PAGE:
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Aug 03, 2012
Male user dominic.perry 4 posts

Topic: A Broader View / A Troubled Jail, Divided Staff

I agree with commander, you have to mention something in roll call, maybe not say their name, but we have to confront the folks who begin the gossip about other folks no matter how we feel about the person they’re talking about. Inmates love it when we are not on the same page. The thing inmates hate most is a unified front from us. It’s really us against them. We have to keep talking in roll call how we need to show how we uphold the law, high standards, and just be professional. We have to remind folks we catch saying something regarding gossip, that they have to keep their opinons to themselves. Gossip can hurt morale, it does no good at all. If you want things better, stop the chatter, More important, we can’t give in no matter how we feel. It’s us against them.

 
Apr 19, 2012
Male user dominic.perry 4 posts

Topic: The Club House / Dishonest Correction Officers

Interesting dialouge from commander. I want to ask one question to all of you. Is it possible in your opinion, that an officer can change to strive for honor? I’ve seen some inmates change, perhaps for religous reasons, family reasons, and whatever. I don’t mean the ones who give lip service, we all know about those. But is it possible, that officers, perhaps some, can arrive at a point in their lives, may begin to see things differently? Dishonesty accumulates and darkens one’s soul. Is there redepmtion? How does an officer, who is honest, over come the problems that do exist which challenges his/ her values in your opinion? Like jamestown, I to am a CPR instructor and have seen some things. I to was challenged by some things. We all have, perhaps seen some things that are really crazy. So, where do we start? And I would like to suggest that not all officers in a clique are bad. Perhaps one needs the commoradery of others with like values. That doesn’t mean it’s all bad. When I do a CPR session, I often see folks begin to have a zeal about something. I think if we look for what is in common between us, we can begin a discussion. The goal, is honor, and not to give up. What do you think?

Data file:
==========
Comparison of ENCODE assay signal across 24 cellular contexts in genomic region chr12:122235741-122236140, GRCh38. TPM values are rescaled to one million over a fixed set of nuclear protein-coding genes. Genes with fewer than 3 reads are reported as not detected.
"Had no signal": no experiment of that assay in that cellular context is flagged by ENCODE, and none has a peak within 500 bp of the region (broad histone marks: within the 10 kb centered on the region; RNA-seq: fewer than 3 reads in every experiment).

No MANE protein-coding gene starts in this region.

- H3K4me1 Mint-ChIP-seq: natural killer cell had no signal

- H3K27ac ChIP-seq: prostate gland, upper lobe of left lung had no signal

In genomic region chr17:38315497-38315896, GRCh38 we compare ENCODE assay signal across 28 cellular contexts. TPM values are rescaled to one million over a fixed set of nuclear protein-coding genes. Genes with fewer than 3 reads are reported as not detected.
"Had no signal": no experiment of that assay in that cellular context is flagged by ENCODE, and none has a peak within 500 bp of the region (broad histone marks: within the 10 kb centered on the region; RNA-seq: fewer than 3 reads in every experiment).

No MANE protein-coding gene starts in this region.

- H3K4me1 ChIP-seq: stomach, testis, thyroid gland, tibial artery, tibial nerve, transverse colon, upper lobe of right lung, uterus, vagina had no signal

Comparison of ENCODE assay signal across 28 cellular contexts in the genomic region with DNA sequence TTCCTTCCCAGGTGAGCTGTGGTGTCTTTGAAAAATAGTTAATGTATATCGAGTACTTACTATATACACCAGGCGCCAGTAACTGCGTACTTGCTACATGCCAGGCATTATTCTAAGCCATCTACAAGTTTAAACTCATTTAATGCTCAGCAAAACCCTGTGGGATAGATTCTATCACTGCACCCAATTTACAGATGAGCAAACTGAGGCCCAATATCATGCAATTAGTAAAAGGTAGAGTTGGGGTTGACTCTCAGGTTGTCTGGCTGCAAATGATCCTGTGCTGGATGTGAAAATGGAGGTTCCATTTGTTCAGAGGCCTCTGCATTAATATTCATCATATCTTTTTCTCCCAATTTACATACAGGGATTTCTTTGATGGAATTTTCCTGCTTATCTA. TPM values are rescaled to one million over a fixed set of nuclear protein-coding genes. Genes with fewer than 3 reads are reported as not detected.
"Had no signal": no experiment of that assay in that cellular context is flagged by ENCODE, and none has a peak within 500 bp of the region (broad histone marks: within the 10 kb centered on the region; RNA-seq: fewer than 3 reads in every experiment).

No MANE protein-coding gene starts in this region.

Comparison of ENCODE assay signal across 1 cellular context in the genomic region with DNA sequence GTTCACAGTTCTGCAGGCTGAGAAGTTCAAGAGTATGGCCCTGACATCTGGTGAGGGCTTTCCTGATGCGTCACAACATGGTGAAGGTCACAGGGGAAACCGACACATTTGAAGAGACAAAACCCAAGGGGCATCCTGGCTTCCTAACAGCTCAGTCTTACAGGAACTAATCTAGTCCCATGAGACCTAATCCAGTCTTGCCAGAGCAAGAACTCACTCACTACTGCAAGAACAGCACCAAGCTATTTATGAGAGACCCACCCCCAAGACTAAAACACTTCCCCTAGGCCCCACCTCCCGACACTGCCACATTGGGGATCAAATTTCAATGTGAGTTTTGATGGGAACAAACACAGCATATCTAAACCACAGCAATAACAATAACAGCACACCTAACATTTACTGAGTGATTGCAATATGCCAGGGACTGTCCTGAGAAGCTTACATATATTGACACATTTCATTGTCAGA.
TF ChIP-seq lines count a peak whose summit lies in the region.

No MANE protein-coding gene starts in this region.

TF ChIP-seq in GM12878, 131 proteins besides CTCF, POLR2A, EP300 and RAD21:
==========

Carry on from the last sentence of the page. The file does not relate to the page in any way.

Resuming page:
Apr 13, 2012
Male user dominic.perry 4 posts

Topic: The Club House / Dishonest Correction Officers

jamestown, you probably hit it right on the head on 2 fronts. The cliques can do a lot things to more then separate themselves from the rest. And it’s true when something goes down, there is a rush to be all in. My question to you is, what has been your experience whenever there is taining? Sometimes there are time constraints that limit maybe a good topic, or everyone, instructors and staff getting trained are so much in a hurry to get out of there. It’s been my experience that when training day comes, everyone is too tired or just don’t care. What makes a training session special for you? For me, it’s when the instructor is really interested in being there and has someting to say the makes sense for my everyday activity. We can change perspectives by always being constitant with our attitude. The cliques will have to agree at some point, that when something does go down, you are the person they can always depend on. And that is the start. When they have to say to themselves, that you are the person that never talks about somebody else, that you don’t do the things that ware down the “all in” thinking. Blackdiamond had some interstings things to say about new recruits, that says something about how they are trained, or am I wrong? Persons of honor is what we need to strive for, for ourselves and how we present ourselves. This kind of stuff spreads. Ever notice that when driving to work you see someone give a break to another person, then that person does something good. It works both ways, bad conduct spreads bad conduct, and good conduct sreads good conduct.